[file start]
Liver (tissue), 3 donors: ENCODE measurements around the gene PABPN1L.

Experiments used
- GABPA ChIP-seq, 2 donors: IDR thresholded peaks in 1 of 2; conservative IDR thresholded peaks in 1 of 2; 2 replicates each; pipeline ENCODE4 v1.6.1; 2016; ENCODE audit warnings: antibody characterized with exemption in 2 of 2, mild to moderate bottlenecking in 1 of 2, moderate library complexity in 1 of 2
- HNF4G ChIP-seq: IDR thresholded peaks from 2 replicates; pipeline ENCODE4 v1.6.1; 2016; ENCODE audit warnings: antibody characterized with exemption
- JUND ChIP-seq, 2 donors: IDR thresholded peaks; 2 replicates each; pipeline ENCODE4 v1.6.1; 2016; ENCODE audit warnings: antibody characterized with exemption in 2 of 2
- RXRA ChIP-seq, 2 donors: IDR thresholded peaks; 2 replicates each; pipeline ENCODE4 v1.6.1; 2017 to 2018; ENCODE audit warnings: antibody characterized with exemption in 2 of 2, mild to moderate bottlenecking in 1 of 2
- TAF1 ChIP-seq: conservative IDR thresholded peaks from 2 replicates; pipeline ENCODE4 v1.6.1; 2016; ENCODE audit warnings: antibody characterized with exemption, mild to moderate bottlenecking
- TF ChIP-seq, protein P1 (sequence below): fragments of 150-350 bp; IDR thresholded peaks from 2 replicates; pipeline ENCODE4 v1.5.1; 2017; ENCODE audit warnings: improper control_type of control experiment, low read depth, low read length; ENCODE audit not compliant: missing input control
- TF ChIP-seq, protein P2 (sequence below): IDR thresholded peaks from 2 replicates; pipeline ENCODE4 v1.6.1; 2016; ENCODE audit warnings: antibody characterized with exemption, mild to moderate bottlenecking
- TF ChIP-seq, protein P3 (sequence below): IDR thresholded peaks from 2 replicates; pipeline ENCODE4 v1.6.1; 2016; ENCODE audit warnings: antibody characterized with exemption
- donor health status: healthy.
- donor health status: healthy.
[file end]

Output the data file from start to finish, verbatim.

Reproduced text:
Liver (tissue), 3 donors: ENCODE measurements around the gene PABPN1L.

Experiments used
- GABPA ChIP-seq, 2 donors: IDR thresholded peaks in 1 of 2; conservative IDR thresholded peaks in 1 of 2; 2 replicates each; pipeline ENCODE4 v1.6.1; 2016; ENCODE audit warnings: antibody characterized with exemption in 2 of 2, mild to moderate bottlenecking in 1 of 2, moderate library complexity in 1 of 2
- HNF4G ChIP-seq: IDR thresholded peaks from 2 replicates; pipeline ENCODE4 v1.6.1; 2016; ENCODE audit warnings: antibody characterized with exemption
- JUND ChIP-seq, 2 donors: IDR thresholded peaks; 2 replicates each; pipeline ENCODE4 v1.6.1; 2016; ENCODE audit warnings: antibody characterized with exemption in 2 of 2
- RXRA ChIP-seq, 2 donors: IDR thresholded peaks; 2 replicates each; pipeline ENCODE4 v1.6.1; 2017 to 2018; ENCODE audit warnings: antibody characterized with exemption in 2 of 2, mild to moderate bottlenecking in 1 of 2
- TAF1 ChIP-seq: conservative IDR thresholded peaks from 2 replicates; pipeline ENCODE4 v1.6.1; 2016; ENCODE audit warnings: antibody characterized with exemption, mild to moderate bottlenecking
- TF ChIP-seq, protein P1 (sequence below): fragments of 150-350 bp; IDR thresholded peaks from 2 replicates; pipeline ENCODE4 v1.5.1; 2017; ENCODE audit warnings: improper control_type of control experiment, low read depth, low read length; ENCODE audit not compliant: missing input control
- TF ChIP-seq, protein P2 (sequence below): IDR thresholded peaks from 2 replicates; pipeline ENCODE4 v1.6.1; 2016; ENCODE audit warnings: antibody characterized with exemption, mild to moderate bottlenecking
- TF ChIP-seq, protein P3 (sequence below): IDR thresholded peaks from 2 replicates; pipeline ENCODE4 v1.6.1; 2016; ENCODE audit warnings: antibody characterized with exemption
- donor health status: healthy.
- donor health status: healthy.